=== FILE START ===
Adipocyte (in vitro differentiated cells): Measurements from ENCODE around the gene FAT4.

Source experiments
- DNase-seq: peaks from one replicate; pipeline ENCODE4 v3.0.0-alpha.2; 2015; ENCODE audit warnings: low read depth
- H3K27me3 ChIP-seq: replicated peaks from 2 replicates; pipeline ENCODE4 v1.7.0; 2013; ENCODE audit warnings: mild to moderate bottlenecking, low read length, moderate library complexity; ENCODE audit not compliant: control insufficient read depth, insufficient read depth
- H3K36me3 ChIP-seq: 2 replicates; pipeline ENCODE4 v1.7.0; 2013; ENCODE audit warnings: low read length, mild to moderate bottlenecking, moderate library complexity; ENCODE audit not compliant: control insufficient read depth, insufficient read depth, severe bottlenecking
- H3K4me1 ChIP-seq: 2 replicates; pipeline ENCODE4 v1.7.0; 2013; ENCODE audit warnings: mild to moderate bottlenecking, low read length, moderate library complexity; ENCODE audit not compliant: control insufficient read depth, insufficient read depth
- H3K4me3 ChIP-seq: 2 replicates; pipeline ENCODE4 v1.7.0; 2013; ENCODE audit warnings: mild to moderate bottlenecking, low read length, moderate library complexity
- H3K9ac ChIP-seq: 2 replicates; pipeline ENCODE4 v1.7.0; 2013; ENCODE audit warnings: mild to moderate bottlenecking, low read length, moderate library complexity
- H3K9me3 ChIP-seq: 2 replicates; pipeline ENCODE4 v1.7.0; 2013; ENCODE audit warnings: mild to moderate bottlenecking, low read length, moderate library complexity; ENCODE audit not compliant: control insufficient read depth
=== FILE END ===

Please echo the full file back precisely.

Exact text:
Adipocyte (in vitro differentiated cells): Measurements from ENCODE around the gene FAT4.

Source experiments
- DNase-seq: peaks from one replicate; pipeline ENCODE4 v3.0.0-alpha.2; 2015; ENCODE audit warnings: low read depth
- H3K27me3 ChIP-seq: replicated peaks from 2 replicates; pipeline ENCODE4 v1.7.0; 2013; ENCODE audit warnings: mild to moderate bottlenecking, low read length, moderate library complexity; ENCODE audit not compliant: control insufficient read depth, insufficient read depth
- H3K36me3 ChIP-seq: 2 replicates; pipeline ENCODE4 v1.7.0; 2013; ENCODE audit warnings: low read length, mild to moderate bottlenecking, moderate library complexity; ENCODE audit not compliant: control insufficient read depth, insufficient read depth, severe bottlenecking
- H3K4me1 ChIP-seq: 2 replicates; pipeline ENCODE4 v1.7.0; 2013; ENCODE audit warnings: mild to moderate bottlenecking, low read length, moderate library complexity; ENCODE audit not compliant: control insufficient read depth, insufficient read depth
- H3K4me3 ChIP-seq: 2 replicates; pipeline ENCODE4 v1.7.0; 2013; ENCODE audit warnings: mild to moderate bottlenecking, low read length, moderate library complexity
- H3K9ac ChIP-seq: 2 replicates; pipeline ENCODE4 v1.7.0; 2013; ENCODE audit warnings: mild to moderate bottlenecking, low read length, moderate library complexity
- H3K9me3 ChIP-seq: 2 replicates; pipeline ENCODE4 v1.7.0; 2013; ENCODE audit warnings: mild to moderate bottlenecking, low read length, moderate library complexity; ENCODE audit not compliant: control insufficient read depth